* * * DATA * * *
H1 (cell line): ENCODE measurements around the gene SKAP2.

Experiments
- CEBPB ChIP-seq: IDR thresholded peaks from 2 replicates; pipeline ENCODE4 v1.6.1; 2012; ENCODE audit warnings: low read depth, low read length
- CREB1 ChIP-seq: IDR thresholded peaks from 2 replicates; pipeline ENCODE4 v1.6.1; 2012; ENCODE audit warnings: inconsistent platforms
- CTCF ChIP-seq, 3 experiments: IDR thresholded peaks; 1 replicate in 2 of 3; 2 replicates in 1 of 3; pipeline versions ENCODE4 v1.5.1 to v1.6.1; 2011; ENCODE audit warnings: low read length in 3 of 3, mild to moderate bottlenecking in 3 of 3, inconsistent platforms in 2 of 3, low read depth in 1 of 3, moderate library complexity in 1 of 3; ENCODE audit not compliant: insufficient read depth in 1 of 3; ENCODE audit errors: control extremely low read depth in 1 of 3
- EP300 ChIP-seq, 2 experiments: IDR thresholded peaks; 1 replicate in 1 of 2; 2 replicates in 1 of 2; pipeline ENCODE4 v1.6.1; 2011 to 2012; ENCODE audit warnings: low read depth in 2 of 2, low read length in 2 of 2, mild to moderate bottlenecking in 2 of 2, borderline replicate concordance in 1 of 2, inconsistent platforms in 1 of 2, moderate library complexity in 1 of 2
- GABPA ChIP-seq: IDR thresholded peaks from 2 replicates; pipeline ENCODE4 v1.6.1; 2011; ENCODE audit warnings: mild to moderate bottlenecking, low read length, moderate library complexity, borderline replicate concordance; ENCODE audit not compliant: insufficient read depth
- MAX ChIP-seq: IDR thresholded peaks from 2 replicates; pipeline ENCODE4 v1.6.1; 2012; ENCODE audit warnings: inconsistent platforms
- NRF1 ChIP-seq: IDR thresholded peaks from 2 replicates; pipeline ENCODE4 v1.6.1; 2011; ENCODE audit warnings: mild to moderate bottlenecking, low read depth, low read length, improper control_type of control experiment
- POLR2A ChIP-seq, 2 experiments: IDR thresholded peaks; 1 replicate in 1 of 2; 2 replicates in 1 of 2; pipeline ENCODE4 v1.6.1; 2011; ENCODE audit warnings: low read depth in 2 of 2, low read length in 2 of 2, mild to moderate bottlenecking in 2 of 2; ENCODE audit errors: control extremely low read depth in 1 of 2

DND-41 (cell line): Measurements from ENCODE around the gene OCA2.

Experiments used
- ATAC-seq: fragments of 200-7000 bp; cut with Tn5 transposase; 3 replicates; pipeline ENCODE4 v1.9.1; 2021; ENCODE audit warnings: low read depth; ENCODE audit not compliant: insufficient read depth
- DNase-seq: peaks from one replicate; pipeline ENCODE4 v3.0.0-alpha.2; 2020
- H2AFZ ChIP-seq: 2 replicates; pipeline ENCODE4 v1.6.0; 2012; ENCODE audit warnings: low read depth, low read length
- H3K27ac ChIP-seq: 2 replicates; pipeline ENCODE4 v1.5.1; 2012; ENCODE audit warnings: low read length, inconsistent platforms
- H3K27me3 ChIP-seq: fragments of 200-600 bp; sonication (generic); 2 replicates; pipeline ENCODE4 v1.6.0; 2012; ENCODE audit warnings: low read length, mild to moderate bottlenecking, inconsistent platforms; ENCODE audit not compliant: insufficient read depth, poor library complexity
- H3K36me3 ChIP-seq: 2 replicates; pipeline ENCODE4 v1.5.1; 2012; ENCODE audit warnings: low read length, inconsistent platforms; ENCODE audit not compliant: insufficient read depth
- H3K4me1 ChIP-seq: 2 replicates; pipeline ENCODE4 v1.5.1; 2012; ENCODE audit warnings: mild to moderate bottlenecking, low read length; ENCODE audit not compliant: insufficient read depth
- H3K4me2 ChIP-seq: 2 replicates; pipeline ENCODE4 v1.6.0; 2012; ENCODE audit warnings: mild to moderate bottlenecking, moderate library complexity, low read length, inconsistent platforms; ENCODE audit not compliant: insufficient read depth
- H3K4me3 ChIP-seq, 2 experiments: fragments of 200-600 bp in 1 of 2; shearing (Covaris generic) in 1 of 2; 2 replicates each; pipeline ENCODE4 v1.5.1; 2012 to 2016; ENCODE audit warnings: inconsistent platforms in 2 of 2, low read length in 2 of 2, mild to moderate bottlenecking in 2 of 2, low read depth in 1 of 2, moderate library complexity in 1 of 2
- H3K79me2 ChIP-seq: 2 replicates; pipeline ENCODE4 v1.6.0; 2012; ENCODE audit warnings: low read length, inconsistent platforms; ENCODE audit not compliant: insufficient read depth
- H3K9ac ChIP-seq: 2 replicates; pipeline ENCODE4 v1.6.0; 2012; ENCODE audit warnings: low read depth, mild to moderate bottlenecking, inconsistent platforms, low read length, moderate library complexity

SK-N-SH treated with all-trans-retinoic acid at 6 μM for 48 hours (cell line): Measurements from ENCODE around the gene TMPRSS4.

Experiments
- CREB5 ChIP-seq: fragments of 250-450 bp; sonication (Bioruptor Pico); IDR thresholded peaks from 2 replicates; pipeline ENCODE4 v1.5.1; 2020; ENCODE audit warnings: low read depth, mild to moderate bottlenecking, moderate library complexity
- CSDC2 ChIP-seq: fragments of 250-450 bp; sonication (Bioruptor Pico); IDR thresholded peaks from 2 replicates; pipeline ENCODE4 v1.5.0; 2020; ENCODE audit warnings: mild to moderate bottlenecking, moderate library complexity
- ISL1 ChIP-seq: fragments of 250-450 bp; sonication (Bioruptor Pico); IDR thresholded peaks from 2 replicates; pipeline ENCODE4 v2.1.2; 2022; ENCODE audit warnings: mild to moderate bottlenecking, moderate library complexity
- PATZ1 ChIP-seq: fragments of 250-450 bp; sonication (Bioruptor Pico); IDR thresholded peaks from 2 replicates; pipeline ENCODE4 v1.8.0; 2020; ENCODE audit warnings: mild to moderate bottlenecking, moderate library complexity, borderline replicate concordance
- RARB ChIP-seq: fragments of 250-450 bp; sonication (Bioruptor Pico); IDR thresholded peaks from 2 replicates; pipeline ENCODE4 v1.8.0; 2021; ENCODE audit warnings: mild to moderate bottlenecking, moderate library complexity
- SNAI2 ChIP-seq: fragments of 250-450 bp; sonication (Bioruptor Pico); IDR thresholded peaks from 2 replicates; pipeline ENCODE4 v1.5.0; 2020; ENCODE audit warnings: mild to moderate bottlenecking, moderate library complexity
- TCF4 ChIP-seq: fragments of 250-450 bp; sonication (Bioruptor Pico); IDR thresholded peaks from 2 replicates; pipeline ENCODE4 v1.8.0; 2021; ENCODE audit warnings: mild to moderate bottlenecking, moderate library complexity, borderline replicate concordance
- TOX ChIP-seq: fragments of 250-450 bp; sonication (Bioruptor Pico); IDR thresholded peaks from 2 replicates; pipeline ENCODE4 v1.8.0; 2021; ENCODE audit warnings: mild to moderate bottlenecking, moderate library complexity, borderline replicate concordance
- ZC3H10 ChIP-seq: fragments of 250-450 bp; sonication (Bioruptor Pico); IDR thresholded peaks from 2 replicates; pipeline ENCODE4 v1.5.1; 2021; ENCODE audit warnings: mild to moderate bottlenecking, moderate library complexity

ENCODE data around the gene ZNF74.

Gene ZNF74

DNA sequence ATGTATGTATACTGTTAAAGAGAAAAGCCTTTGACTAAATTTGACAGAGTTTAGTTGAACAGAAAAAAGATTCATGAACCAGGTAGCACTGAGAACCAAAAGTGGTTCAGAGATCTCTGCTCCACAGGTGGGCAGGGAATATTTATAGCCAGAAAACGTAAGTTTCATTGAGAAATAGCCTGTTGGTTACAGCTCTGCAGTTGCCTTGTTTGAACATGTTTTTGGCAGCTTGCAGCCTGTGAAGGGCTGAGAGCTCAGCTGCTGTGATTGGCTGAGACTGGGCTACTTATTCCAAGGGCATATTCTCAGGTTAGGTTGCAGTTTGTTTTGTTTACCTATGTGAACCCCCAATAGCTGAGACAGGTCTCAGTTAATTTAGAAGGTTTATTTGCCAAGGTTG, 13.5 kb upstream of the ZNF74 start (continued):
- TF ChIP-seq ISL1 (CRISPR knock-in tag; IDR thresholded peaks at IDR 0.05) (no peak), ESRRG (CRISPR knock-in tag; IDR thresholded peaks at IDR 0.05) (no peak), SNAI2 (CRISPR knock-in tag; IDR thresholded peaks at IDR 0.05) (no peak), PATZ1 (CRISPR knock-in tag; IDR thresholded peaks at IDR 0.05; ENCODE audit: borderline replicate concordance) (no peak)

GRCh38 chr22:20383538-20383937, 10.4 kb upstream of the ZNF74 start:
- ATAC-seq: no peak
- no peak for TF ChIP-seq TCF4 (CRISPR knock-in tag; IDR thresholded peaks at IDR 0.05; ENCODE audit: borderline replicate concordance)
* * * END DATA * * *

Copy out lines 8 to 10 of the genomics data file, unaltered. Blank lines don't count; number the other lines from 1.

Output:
- MAX ChIP-seq: IDR thresholded peaks from 2 replicates; pipeline ENCODE4 v1.6.1; 2012; ENCODE audit warnings: inconsistent platforms
- NRF1 ChIP-seq: IDR thresholded peaks from 2 replicates; pipeline ENCODE4 v1.6.1; 2011; ENCODE audit warnings: mild to moderate bottlenecking, low read depth, low read length, improper control_type of control experiment
- POLR2A ChIP-seq, 2 experiments: IDR thresholded peaks; 1 replicate in 1 of 2; 2 replicates in 1 of 2; pipeline ENCODE4 v1.6.1; 2011; ENCODE audit warnings: low read depth in 2 of 2, low read length in 2 of 2, mild to moderate bottlenecking in 2 of 2; ENCODE audit errors: control extremely low read depth in 1 of 2